Argues that by understanding how our brains support human connection, we can work together towards a less divided, more sustainable future.
Mark A. Williams is a professor of cognitive neuroscience with over 20 years experience conducting behavioral and brain imaging research focusing on social skills. He has published more than 70 scientific articles and received numerous high-profile fellowships and grants. Williams now runs programs for schools and businesses on the neuroscience of learning and emotions, as well as the impact of modern technology on our brains. He has made many TV and radio appearances to discussed topics including facial expressions, emotions, racism, and even why we can’t tickle ourselves. His research on which much of this book is based was featured in outlets globally including The New York Times, The Economist, The Guardian, and New Scientist.
Williams has presented an exceptional and comprehensive case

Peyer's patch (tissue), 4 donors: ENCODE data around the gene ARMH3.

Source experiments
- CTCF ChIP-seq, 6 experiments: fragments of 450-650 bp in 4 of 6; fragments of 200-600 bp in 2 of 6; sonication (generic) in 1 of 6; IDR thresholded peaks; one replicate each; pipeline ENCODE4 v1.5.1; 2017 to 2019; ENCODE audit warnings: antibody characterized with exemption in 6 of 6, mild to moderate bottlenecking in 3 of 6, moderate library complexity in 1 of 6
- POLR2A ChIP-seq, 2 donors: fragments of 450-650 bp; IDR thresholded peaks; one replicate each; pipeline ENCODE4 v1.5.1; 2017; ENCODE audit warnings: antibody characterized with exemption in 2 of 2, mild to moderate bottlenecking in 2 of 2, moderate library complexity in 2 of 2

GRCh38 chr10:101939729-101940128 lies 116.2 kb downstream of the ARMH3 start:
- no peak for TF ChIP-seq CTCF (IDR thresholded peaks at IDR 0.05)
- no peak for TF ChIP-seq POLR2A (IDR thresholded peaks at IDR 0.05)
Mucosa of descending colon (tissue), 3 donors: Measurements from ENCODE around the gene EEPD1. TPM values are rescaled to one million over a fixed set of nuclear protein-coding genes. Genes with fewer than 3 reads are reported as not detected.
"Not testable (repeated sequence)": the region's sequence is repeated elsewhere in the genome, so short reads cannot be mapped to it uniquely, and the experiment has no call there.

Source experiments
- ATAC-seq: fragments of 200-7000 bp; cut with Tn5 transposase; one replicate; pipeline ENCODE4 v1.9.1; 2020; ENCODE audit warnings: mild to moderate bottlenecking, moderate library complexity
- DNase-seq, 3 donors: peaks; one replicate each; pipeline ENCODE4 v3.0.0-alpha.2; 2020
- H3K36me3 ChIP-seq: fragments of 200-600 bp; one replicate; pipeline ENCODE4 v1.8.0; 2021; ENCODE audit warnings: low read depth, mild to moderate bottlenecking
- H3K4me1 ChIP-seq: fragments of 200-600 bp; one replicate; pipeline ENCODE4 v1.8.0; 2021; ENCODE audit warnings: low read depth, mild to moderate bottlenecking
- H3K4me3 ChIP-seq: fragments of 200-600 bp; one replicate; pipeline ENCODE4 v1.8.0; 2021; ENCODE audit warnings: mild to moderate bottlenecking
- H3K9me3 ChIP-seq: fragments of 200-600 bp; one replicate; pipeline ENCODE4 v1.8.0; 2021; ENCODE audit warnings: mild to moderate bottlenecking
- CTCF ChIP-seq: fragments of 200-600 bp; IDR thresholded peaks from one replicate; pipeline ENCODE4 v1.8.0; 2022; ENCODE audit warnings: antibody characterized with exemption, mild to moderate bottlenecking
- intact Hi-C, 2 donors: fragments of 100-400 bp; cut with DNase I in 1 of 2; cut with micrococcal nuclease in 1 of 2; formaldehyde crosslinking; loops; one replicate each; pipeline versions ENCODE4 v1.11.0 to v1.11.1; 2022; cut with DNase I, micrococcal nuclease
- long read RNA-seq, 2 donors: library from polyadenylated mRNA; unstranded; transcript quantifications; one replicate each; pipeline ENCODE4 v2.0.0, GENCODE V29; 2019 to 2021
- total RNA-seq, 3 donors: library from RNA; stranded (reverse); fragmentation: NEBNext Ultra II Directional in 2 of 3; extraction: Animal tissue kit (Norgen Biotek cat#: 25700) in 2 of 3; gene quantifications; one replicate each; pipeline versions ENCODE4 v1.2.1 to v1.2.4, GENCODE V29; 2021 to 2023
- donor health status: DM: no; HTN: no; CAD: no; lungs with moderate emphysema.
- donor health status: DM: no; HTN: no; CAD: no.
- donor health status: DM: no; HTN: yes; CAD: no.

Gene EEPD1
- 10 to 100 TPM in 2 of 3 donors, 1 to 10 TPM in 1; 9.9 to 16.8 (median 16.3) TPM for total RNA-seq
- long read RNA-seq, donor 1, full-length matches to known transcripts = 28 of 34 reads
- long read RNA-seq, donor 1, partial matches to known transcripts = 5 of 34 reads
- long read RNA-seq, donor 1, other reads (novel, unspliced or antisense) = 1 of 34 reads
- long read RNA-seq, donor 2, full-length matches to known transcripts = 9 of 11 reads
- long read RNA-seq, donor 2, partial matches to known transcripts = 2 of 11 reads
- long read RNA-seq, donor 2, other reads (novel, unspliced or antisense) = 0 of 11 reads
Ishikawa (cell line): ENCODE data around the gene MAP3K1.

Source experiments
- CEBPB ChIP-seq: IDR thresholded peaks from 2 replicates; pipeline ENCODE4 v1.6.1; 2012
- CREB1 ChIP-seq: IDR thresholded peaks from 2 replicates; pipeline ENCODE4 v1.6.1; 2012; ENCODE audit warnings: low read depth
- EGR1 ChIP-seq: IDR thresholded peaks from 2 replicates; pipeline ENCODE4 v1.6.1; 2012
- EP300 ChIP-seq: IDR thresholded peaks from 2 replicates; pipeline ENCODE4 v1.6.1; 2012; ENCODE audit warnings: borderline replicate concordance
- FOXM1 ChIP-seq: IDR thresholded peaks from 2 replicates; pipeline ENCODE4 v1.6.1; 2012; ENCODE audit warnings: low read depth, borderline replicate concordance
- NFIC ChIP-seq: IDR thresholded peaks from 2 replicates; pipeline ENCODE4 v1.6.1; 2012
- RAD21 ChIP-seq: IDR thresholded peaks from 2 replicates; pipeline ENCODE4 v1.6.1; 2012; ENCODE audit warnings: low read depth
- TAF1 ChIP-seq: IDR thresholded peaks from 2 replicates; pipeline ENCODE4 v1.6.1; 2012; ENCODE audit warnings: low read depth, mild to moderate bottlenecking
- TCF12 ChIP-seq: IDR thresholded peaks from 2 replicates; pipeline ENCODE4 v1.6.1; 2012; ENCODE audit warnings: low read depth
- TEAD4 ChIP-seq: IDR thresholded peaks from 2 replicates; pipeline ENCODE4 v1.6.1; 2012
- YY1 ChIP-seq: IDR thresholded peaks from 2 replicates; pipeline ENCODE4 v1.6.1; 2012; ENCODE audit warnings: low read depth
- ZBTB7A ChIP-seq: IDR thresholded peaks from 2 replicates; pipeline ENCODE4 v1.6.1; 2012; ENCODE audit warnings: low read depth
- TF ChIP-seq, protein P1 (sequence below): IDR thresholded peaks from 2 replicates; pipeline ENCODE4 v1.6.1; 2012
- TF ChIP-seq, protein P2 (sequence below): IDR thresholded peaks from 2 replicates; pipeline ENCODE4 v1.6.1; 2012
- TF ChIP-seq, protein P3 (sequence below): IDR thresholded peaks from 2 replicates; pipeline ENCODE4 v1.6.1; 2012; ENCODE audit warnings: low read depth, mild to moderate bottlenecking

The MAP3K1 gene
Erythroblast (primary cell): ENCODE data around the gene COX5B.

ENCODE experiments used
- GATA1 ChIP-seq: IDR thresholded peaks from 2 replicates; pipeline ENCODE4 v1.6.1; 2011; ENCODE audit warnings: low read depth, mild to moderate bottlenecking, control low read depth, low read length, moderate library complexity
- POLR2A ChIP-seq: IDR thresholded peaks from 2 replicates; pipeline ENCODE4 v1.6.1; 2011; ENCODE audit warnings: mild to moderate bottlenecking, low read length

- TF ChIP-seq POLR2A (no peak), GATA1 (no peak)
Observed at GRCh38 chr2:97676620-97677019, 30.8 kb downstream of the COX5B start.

outlining the necessity and limitations for learning in social
settings. It's what makes us human; the capacity to do things for
and with others. A powerful take away - communities need to be
small enough for members to form positive relationships. Powerful
message - well worth the read!
*Barbara J. Smith, PhD*
I couldn't put this book down at my first read and will be re-reading it many times. I highly recommend it as a compelling and riveting read, as well as wise and reassuring guidance for anyone who cares about the future of our species.
*Dr. Amanda Ferguson, psychologist, author of Life Works: Redsicover Yourself and Tranform Your Relationships and podcast presenter of Psych for Life*